The freak storm that deluged Southern California last weekend didn’t make much of a dent in the drought. But it did highlight the latest talk of the town in water conservation – capturing stormwater for later use.
It may not be the grandest of ideas, like a new dam, or the most futuristic, like desalination. But Los Angeles County’s Department of Public Works, just to name one example, collected enough rain from that one storm to supply 6,000 residents with water for a year, nearly 245 million gallons.
And that’s a drop in the bucket compared with the rain grab envisioned by California water officials. With the state’s existing water supplies spoken for (and then some), raindrops and runoff are among the few water sources with untapped potential.
By some estimates, hanging onto more stormwater—as opposed to just cleaning it so it doesn’t wash pollutants into rivers, aquifers and the ocean—could supply a city such as Los Angeles with a third to half of the water it needs annually – and reduce demand for water from up here.
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That’s why the State Water Resources Control Board has targeted L.A. County as a potential state model for stormwater conservation. And that’s why the city’s Department of Water and Power has unveiled an aggressive initiative to more than quintuple its stormwater collection, via projects from small rain gardens to permeable pavement and large spreading fields.
Not every part of California is right for a big build-out of stormwater infrastructure. In Sacramento, the tight, silty soil – so perfect for farming – isn’t porous enough in most places for the large-scale filtration and capture systems that show such promise in places such as L.A., Bakersfield and Fresno. Regional water officials here are right to prioritize more obvious goals, such as making the existing network of surface reservoirs and groundwater supplies more efficient.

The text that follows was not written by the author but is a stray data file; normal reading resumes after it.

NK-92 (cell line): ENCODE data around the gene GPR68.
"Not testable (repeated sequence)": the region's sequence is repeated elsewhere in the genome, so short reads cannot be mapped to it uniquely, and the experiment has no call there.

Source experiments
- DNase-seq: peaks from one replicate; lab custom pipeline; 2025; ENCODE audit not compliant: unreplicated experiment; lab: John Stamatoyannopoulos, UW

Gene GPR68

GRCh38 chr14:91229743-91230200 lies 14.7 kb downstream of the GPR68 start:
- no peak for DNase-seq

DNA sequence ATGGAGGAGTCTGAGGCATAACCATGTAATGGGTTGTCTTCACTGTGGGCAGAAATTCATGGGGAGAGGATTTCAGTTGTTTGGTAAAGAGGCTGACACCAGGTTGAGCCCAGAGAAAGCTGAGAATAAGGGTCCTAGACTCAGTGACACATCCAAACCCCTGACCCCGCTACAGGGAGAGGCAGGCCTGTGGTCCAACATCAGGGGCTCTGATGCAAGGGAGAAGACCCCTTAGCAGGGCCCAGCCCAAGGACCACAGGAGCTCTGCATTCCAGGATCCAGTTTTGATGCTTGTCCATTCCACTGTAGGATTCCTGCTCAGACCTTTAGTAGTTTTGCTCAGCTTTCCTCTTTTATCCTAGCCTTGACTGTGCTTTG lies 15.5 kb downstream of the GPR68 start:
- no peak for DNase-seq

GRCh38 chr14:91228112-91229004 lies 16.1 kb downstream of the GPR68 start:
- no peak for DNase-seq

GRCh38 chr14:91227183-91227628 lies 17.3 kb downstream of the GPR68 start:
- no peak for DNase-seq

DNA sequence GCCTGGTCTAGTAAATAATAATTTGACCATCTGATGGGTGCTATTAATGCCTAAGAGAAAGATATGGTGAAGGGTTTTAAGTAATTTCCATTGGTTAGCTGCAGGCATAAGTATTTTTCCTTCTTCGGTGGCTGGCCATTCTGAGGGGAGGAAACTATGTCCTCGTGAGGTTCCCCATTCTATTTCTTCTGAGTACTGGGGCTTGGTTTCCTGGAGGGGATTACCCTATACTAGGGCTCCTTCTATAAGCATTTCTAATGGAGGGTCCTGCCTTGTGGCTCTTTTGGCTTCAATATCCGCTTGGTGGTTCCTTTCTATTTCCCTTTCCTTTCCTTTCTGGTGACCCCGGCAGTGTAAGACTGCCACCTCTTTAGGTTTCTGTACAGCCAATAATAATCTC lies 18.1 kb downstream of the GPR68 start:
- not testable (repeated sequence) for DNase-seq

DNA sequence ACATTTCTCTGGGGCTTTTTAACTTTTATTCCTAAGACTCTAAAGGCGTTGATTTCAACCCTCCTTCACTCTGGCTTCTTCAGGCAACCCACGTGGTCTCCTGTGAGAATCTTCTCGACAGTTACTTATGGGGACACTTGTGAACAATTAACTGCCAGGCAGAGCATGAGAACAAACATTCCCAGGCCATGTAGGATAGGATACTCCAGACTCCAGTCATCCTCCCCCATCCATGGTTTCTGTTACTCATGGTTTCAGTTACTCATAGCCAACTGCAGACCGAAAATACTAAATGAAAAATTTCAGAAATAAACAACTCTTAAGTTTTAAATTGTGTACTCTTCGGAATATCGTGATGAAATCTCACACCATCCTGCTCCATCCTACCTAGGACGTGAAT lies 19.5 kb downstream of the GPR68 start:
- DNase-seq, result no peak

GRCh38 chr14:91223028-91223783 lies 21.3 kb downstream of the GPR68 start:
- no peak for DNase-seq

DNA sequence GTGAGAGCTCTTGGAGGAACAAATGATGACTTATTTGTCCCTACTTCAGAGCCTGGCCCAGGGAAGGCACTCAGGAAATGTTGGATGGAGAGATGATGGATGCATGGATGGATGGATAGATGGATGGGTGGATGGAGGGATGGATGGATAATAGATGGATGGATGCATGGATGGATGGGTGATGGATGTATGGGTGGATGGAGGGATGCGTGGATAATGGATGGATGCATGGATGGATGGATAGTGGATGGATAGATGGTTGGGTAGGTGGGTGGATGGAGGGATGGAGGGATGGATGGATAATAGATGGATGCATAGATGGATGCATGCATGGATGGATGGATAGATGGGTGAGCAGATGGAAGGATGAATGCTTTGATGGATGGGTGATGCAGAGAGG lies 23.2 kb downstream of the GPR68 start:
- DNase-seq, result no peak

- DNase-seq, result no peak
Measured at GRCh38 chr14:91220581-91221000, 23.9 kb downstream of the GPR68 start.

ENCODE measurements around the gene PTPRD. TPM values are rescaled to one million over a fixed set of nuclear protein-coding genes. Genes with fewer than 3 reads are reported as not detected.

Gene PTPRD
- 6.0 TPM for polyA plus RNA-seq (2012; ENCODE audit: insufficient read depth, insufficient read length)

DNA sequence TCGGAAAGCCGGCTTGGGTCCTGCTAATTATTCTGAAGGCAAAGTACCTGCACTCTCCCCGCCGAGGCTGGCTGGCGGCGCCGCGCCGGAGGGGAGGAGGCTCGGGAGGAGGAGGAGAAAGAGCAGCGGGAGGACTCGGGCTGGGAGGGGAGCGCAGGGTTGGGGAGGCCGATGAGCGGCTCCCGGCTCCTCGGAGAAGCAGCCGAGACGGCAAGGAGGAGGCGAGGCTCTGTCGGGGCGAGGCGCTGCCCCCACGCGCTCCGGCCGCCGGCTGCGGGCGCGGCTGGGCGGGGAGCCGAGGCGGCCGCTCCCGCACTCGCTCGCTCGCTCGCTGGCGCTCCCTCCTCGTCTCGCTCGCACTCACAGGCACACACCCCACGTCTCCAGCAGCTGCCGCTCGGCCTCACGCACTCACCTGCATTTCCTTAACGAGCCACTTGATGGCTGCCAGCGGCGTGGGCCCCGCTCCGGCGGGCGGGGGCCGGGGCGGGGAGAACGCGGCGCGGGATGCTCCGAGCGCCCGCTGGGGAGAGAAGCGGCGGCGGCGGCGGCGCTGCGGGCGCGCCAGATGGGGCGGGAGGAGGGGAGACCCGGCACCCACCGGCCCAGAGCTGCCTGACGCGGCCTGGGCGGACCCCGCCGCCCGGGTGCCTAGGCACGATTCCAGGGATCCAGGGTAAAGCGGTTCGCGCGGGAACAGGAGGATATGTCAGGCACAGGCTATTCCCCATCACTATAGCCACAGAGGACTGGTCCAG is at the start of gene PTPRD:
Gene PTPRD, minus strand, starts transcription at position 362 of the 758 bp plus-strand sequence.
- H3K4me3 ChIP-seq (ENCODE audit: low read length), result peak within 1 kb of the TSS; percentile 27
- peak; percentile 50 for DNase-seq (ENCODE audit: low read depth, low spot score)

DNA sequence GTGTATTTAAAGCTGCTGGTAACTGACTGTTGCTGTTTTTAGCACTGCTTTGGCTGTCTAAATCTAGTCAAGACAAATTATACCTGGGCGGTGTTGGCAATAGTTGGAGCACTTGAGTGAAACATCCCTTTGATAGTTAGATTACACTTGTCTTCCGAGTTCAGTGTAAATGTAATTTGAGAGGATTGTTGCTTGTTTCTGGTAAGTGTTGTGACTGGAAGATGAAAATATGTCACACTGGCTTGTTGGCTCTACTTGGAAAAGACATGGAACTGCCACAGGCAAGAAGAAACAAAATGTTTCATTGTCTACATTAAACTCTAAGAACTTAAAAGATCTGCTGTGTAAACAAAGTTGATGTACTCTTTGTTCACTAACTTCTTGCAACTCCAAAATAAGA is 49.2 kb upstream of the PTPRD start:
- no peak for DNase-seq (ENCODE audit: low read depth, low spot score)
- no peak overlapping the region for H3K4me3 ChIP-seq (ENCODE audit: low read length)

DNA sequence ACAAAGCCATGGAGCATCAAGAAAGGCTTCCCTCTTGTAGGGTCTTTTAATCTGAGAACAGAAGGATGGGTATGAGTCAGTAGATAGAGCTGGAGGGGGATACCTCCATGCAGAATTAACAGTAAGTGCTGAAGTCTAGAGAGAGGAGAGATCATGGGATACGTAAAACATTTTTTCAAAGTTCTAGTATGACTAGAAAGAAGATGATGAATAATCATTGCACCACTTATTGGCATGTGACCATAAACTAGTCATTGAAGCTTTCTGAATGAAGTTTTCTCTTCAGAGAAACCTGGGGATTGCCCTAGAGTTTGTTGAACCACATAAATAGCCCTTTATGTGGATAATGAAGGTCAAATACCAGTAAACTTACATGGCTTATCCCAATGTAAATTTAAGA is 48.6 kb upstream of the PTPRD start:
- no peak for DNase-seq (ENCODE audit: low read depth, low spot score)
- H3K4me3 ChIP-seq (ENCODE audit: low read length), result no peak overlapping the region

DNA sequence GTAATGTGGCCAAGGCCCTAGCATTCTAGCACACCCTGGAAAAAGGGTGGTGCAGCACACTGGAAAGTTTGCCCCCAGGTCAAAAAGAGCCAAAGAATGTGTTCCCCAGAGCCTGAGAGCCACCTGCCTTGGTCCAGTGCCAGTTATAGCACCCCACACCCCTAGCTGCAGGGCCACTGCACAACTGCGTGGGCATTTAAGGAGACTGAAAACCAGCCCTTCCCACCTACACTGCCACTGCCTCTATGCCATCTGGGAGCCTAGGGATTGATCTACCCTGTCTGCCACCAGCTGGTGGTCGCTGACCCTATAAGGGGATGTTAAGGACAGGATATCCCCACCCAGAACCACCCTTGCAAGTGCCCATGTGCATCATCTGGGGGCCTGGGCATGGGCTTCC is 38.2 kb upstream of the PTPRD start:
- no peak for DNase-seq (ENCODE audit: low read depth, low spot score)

But even in this drought, Sacramento gets substantially more rain than Southern California, and letting stormwater go to waste can’t be an option. A couple of pilot projects are underway in the foothills and other areas where the geology might be more conducive, and low-impact design standards should make a difference over time if we enforce them. But we can do more.
San Diego offers rebates to property owners who install cisterns that hold 1,000 or more gallons. Why not set aside a modest sum here for a similar program? Even rain barrel subsidies can be improved upon, to encourage wider use and more attractive designs.
Thinking big is the obvious first choice, but little drops of water are famous for adding up, too. An inch of rain on a 1,000-square-foot span of roof generates 600 gallons of water that might be put to good use, with the right equipment. Wouldn’t that be welcome on Sacramento’s dry lawns?